As more information becomes available regarding AndroGel lawsuits and the danger of AndroGel, we will be sure to pass the knowledge on to you.  If you or a loved one used AndroGel, you too may be eligible for significant financial compensation as this AndroGel lawsuit proceeds.  For more information, or a free, no-obligation case consultation, contact our team of AndroGel lawyers at the information provided below.  We have the compassion, experience, and resources to win the justice you deserve.  Call today and see how we can help.

(855) 452 – 5529

justinian@dangerousdrugs.us

On October 26th, a federal court in California allowed a lawsuit against Google Inc. to proceed in which it is alleged that Google has violated privacy laws by scanning the emails of persons who do not use Google’s email service, Gmail, for the purpose of advertisement optimization.

While it is currently legal for Google and other email service providers to scan the emails of their users in effort to advertise more effectively, it seems that Judge Lucy Koh of the Northern District Court of California is suspect of the legality of a company tapping emails of those to whom it does not provide service, and who have not agreed to the relevant Terms of Service.

According to The Washington Post “Google says that the automated scanning of all e-mails that come through its servers — used to work its spam filter but also to build user profiles and target advertisements — is vital to running its e-mail service. [ ] But Koh rejected that argument, saying Google’s privacy policy does not mention that the site collects the content of e-mails, either between Gmail users or between Gmail users and non-Gmail users.”

This is not the only such lawsuit faced by our nation’s “best company to work for” (2013); in another case it is alleged that the web giant has infringed on the privacy of Americans in the photographing of millions of US addresses for the Street View function of Google Maps.  As was reported by the New York Times, because hundreds of millions of people use Google’s services around the world, “if it is, as expected, certified as a class action, the fines could be enormous.”

John Simpson, of the Consumer Watchdog privacy project, remarks that “This is a historic step for holding Internet communications subject to the same privacy laws that exist in the rest of society,” and I agree, but cautiously: with a company as big as Google ($10.7 billion net profit FY2012) that has a history of avoiding penalty for privacy violation, anything is possible.

As of November 4th, Johnson & Johnson agreed to a $2.2 billion deal in the settlement of pending criminal and civil charges that “alleged the healthcare giant illegally marketed its Risperal antipsychotic [along with Invega and Natrecor], and also paid kickbacks to physicians and Omnicare, the largest nursing home/pharmacy [company in the US,] to boost prescriptions.” (pharmalive.com)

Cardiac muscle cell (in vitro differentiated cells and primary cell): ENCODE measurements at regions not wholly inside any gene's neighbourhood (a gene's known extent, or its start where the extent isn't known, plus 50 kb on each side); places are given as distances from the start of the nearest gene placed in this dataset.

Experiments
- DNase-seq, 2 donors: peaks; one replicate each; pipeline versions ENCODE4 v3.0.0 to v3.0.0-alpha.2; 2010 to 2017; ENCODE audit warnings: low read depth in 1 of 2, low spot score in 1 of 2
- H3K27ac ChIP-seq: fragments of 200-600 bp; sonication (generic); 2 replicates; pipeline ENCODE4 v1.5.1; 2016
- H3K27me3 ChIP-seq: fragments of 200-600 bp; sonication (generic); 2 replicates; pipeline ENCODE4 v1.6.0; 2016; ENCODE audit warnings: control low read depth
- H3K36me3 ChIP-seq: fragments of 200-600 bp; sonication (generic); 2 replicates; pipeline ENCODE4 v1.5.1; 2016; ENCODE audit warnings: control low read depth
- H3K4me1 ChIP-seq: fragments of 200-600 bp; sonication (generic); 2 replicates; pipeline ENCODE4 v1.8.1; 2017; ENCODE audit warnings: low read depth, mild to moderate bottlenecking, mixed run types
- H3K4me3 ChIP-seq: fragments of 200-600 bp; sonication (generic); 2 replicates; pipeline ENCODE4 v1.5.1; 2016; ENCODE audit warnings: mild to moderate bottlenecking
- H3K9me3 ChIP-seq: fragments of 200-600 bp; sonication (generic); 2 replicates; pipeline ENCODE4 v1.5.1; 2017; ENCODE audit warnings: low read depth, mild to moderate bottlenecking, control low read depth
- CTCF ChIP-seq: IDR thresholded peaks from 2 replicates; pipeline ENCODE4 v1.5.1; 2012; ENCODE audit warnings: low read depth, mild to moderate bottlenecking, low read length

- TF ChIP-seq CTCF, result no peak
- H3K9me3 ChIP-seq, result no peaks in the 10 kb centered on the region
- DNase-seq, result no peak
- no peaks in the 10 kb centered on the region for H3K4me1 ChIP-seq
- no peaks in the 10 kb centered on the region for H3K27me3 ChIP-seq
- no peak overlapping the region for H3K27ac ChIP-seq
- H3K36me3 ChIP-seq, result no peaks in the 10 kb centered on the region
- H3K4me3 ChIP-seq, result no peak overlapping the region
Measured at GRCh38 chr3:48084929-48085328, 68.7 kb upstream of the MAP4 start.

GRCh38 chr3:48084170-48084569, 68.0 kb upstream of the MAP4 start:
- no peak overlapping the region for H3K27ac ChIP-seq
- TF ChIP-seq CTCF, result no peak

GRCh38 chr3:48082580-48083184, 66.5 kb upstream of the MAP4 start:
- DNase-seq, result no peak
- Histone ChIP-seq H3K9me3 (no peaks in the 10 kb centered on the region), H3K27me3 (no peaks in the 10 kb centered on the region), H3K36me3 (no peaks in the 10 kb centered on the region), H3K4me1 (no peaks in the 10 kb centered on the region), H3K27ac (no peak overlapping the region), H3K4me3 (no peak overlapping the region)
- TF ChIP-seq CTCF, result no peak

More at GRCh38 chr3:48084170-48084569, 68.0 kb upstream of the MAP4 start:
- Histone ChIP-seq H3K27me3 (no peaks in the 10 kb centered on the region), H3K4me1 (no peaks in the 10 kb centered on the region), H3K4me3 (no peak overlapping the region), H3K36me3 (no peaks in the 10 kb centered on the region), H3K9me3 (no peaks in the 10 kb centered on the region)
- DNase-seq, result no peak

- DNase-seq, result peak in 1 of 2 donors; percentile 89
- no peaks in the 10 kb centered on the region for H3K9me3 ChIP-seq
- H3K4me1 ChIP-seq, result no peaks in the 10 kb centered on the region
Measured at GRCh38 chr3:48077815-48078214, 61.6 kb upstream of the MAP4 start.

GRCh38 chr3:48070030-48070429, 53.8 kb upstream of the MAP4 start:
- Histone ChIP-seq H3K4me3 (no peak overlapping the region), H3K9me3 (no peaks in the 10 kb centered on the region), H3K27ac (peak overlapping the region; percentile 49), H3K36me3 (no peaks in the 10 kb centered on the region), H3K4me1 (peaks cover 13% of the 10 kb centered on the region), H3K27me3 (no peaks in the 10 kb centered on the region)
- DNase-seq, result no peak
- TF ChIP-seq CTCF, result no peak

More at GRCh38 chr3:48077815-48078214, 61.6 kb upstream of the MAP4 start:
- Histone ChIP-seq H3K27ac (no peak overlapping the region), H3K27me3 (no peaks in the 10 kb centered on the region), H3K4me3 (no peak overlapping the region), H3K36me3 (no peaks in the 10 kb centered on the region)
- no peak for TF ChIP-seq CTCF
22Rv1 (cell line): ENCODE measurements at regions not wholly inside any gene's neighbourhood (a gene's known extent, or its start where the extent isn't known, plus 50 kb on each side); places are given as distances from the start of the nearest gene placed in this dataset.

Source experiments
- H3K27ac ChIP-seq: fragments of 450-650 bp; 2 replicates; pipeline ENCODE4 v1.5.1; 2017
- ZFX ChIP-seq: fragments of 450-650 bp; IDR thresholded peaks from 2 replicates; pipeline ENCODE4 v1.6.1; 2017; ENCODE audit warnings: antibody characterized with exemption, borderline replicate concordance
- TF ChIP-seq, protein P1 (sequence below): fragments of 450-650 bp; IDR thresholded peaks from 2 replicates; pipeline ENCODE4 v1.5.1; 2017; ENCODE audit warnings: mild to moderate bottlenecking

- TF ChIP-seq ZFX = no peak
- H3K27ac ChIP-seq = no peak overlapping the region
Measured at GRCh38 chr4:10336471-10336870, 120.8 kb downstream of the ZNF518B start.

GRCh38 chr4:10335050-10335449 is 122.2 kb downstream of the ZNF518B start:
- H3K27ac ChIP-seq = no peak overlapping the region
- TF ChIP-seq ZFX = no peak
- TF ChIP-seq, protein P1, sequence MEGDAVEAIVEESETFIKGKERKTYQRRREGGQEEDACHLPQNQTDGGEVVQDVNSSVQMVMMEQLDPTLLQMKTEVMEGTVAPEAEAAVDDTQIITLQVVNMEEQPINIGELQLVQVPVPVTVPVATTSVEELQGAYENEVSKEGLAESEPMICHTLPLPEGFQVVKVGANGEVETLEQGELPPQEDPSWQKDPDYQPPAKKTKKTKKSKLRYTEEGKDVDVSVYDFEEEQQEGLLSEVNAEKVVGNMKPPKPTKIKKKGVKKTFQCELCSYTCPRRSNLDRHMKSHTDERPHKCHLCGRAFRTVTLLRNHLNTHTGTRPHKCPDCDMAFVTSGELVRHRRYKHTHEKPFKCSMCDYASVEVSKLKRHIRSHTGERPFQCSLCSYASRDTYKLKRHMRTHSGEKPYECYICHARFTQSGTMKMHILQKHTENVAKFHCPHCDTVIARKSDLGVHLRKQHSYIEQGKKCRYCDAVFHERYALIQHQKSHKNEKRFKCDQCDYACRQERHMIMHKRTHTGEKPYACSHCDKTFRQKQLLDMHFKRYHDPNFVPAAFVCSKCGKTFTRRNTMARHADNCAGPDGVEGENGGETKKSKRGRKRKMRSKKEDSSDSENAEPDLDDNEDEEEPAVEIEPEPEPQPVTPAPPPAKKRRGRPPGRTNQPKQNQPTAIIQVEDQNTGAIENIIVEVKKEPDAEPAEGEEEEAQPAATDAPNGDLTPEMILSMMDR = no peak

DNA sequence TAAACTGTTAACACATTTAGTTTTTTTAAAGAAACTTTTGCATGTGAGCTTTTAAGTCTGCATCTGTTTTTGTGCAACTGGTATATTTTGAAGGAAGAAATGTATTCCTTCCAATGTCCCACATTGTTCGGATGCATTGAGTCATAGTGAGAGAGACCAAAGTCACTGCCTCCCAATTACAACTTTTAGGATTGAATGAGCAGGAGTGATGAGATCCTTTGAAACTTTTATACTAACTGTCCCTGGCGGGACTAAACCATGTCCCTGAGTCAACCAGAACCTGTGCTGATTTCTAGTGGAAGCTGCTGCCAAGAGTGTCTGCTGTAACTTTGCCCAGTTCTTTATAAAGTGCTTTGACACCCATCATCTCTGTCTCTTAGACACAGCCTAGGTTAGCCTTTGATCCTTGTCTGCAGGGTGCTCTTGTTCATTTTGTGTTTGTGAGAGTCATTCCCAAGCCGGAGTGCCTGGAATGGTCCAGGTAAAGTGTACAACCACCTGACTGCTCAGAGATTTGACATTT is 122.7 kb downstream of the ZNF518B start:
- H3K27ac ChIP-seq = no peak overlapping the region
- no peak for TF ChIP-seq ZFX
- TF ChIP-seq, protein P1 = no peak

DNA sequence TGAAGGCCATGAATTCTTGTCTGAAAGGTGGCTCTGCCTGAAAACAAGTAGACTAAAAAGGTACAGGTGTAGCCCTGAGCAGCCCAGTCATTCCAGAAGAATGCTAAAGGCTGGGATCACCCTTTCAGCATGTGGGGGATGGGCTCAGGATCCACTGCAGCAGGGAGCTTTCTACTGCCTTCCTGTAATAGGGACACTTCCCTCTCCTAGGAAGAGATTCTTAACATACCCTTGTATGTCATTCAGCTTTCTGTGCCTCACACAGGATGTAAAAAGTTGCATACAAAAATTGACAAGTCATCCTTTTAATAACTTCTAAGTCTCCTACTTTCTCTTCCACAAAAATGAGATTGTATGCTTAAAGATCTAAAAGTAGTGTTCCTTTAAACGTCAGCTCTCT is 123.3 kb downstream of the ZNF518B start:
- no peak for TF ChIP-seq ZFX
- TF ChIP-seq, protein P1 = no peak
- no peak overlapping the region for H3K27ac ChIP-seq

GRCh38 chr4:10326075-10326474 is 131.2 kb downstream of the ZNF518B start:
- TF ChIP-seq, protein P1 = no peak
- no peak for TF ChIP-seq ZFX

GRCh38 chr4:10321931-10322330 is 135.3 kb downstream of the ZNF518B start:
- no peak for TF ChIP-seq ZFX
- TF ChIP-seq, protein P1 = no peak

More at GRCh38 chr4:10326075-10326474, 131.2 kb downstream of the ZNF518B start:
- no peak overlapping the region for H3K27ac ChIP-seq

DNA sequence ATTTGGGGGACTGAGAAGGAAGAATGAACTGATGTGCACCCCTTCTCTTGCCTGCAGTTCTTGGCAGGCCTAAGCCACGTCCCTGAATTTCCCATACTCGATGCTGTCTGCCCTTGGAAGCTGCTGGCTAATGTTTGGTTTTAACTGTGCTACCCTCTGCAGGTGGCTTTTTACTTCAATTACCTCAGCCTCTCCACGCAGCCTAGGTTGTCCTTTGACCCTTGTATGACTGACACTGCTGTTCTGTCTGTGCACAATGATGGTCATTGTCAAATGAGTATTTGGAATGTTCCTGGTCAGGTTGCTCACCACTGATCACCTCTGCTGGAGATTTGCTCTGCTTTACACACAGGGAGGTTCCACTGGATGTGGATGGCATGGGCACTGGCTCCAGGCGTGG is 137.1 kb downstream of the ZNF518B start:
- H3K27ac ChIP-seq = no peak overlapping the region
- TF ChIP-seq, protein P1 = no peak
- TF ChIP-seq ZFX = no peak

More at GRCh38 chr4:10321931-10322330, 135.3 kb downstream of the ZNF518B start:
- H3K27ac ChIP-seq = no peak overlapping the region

There are essentially two issues at play here.  First, Johnson & Johnson encouraged off-label use of several drugs.  This in itself is illegal, as the uses of drugs must be approved by the FDA.  Next is the issue of kickbacks – illegal greasing of pharmacies and physicians to sell more medications. J&J’s Risperal is approved by the FDA as an antipsychotic in the treatment of ailments like schizophrenia, but now it is revealed that the company paid doctors and Omnicare to prescribe the drug for the treatment of “anxiety, agitation, depression, hostility and confusion,” in elderly patients and young adults.

The US Department of Justice stated Monday that “In addition to imposing substantial monetary sanctions, the resolution will subject J&J to stringent requirements under a Corporate Integrity Agreement (CIA) with the Department of Health and Human Services Office of Inspector General (HHS-OIG).  This agreement is designed to increase accountability and transparency and prevent future fraud and abuse.”

DOJ continues: “‘J&J’s promotion of Risperdal for unapproved uses threatened the most vulnerable populations of our society – children, the elderly and those with developmental disabilities,’ said U.S. Attorney for the Eastern District of Pennsylvania Zane Memeger.  ‘This historic settlement sends the message that drug manufacturers who place profits over patient care will face severe criminal and civil penalties.’”

According to the New York Times, though the company “did not admit to any wrongdoing,” it has pled guilty to the illegal marketing of its products.  Let’s not analyze what it means if an entity pleads guilty to a crime and maintains that it did nothing wrong — does Johnson & Johnson believe illegal marketing of strong antipsychotics to children is morally acceptable?